With Cobb a likely cut candidate after this season and Coulter an unproven project, Cooks is the only viable wide receiver on this team big picture.


Jordan Akins
Kahale Warring
Pharoah Brown
Ryan Izzo*
Paul Quessenberry
Anthony Auclair*

Are you ready for more expiring contracts? Well, we have them. 

Everyone here will be an unrestricted free agent after 2021 with the exceptions of Kahale Warring (two years remaining on his rookie contract) and Paul Quessenberry (an exclusive rights free agent). 

Jordan Akins has improved his per-game reception and yardage output in each of his three seasons in the NFL, but at 2.8 catches for 31.0 yards in 2020 with just three career touchdowns, he will already be 29-years-old heading into this season. 


LT: Laremy Tunsil/ Roderick Johnson/Jordan Steckler
LG: Max Scharping/Justin McCray
C: Cohl Cabral/Justin Britt*/Cole Toner
RG: Marcus Cannon*/Lane Taylor*/Hjalte Froholdt
RT: Tytus Howard/Charlie Heck

The Texans’ offensive line was all over the place in varying metrics, ranked 19th in ESPN’s Pass Block Win Rate (56%) and fifth in their Run Block Win Rate (73%) despite never running the football. Pro Football Focus had Houston eighth in overall pass blocking grade, but 26th in collective run blocking grade. 

The two linemen that played the most snaps for Houston in 2020 (Nick Martin and Zach Fulton) left the team via free agency this offseason. Outside of those two, the only other linemen they had play more than 500 snaps in 2020 were tackles Laremy Tunsil and Tytus Howard. 

Tunsil is locked in as a viable starter and signed through 2023. Howard still has two years remaining on his rookie contract, but has struggled heavily through his first two seasons in the NFL. Despite allowing just two sacks, Howard’s 42 pressures allowed in 2020 were the sixth-most allowed by all tackles in the league last season. The team also added Marcus Cannon this offseason on a two-year deal, who has right tackle experience, which gives them some flexibility. 2020 fourth-rounder Charlie Heck also took 103 snaps at right tackle last season.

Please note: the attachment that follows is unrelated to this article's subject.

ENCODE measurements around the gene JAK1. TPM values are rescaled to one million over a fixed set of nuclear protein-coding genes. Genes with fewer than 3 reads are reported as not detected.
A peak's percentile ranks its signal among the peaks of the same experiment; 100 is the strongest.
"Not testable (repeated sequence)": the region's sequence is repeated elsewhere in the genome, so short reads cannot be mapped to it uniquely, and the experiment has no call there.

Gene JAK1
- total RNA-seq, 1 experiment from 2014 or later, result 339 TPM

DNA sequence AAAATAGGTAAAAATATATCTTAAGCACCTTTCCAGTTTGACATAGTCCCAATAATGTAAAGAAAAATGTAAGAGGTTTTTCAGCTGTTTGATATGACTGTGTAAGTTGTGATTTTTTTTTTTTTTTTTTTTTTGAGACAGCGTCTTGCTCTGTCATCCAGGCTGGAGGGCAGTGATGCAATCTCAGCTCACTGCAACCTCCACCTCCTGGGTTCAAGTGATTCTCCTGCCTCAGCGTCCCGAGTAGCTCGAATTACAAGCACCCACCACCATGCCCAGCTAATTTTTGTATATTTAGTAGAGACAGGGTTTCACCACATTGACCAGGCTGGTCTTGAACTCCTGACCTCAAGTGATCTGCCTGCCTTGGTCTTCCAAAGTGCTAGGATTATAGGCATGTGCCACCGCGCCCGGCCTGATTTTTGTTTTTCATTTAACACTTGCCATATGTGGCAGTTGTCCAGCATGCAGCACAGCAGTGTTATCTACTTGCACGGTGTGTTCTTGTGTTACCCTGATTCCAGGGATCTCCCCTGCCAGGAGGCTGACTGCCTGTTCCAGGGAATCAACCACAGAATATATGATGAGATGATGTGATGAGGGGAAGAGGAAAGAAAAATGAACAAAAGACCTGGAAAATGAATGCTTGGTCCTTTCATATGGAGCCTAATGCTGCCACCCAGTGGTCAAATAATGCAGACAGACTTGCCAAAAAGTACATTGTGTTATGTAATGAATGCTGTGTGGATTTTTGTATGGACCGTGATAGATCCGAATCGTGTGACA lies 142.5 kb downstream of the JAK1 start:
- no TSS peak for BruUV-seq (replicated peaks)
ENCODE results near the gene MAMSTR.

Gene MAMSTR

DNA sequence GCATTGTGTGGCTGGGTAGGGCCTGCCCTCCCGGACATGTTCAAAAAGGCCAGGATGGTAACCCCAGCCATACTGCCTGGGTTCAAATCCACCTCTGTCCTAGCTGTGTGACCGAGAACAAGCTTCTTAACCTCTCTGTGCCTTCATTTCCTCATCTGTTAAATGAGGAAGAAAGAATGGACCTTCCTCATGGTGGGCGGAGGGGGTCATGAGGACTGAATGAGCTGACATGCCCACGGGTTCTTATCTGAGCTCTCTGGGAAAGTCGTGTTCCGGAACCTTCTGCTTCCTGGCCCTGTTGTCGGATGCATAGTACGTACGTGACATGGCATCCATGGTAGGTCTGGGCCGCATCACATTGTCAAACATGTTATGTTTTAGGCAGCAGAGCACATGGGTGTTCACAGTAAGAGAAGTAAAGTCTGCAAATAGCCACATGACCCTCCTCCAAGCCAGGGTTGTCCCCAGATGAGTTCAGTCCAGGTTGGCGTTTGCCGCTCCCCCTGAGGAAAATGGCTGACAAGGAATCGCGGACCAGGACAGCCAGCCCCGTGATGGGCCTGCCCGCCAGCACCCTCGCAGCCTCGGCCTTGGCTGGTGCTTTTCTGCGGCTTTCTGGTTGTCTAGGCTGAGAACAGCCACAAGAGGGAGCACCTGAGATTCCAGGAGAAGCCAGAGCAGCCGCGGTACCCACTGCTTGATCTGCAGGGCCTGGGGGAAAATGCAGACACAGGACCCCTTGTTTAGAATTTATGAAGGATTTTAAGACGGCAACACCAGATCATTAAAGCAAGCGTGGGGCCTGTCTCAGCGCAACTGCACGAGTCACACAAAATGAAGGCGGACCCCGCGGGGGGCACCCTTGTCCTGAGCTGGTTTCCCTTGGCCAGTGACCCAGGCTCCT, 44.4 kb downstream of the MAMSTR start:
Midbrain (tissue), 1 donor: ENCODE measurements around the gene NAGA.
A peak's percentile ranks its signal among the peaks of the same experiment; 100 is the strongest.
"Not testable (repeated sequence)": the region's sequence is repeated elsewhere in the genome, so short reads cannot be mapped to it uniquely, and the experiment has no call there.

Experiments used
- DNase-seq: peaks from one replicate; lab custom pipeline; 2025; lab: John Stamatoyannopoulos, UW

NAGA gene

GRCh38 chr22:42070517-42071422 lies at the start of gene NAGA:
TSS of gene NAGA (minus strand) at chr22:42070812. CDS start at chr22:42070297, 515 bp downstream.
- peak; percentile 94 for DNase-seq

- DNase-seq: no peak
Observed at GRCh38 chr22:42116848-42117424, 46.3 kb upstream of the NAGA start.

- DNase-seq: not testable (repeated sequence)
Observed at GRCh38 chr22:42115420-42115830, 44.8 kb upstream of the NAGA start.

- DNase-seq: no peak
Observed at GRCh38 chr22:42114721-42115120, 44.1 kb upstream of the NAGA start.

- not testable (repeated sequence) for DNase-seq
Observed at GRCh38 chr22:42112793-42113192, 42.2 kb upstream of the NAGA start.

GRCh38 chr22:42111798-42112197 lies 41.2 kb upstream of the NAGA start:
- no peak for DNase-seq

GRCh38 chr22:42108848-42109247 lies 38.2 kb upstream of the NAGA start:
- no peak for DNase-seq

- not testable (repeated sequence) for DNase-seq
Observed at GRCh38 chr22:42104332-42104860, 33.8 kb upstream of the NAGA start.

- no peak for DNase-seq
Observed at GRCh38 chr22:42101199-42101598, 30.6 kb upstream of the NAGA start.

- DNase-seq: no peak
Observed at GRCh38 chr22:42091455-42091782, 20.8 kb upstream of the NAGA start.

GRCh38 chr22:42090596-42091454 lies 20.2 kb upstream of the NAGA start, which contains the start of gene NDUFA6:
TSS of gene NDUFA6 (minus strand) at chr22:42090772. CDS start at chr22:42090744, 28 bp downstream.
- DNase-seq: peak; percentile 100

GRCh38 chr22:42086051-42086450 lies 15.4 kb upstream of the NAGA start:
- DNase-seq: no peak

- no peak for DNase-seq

Interior linemen Max Scharping, Justin McCray, Hjalte Froholdt, and Cohl Cabral all are signed for multiple seasons. The only long-term starter on this offensive line at the moment is Tunsil, so a talent upgrade is still needed across the line, but Houston does have enough bodies under contract to kick the can at the position for when they have actual draft capital to spend. 

Houston Texans Defense

By Dan Pizzuta

Interior Defensive Line

Ross Blacklock
Charles Omenihu
Maliek Collins*
Jaleel Johnson*
Duke Ejiofor
Demarcus Walker
Vincent Taylor*
Auzoyah Alufohai

J.J. Watt played 90% of the defensive snaps last season and with him gone, there will be a void to fill both inside and outside along the defensive line — one that is likely to have four down linemen more often than not in a switch to a Lovie Smith defense. At 280 pounds, 2019 fifth-round pick has the ability to play on both the interior and on the edge. Omenihu was able to have some pass rush upside last season bouncing between the two spots with 16 quarterback hits.

Ross Blacklock was the team’s second-round selection in 2020 (and the team’s first selection of the draft) but he got on the field for just 23% of the snaps. However, he is likely to be in line as an interior starter in Year 2.

As depth, Houston added a few veteran pieces to add as part of the rotation — more quantity than quality. Last season, the Texans kept a heavy rotation with five linemen outside of Watt on the field for at least 23% of the defensive snaps.


Shaq Lawson*
Whitney Mercilus
Jordan Jenkins*
Jacob Martin
Jonathan Greenard
Derek Rivers*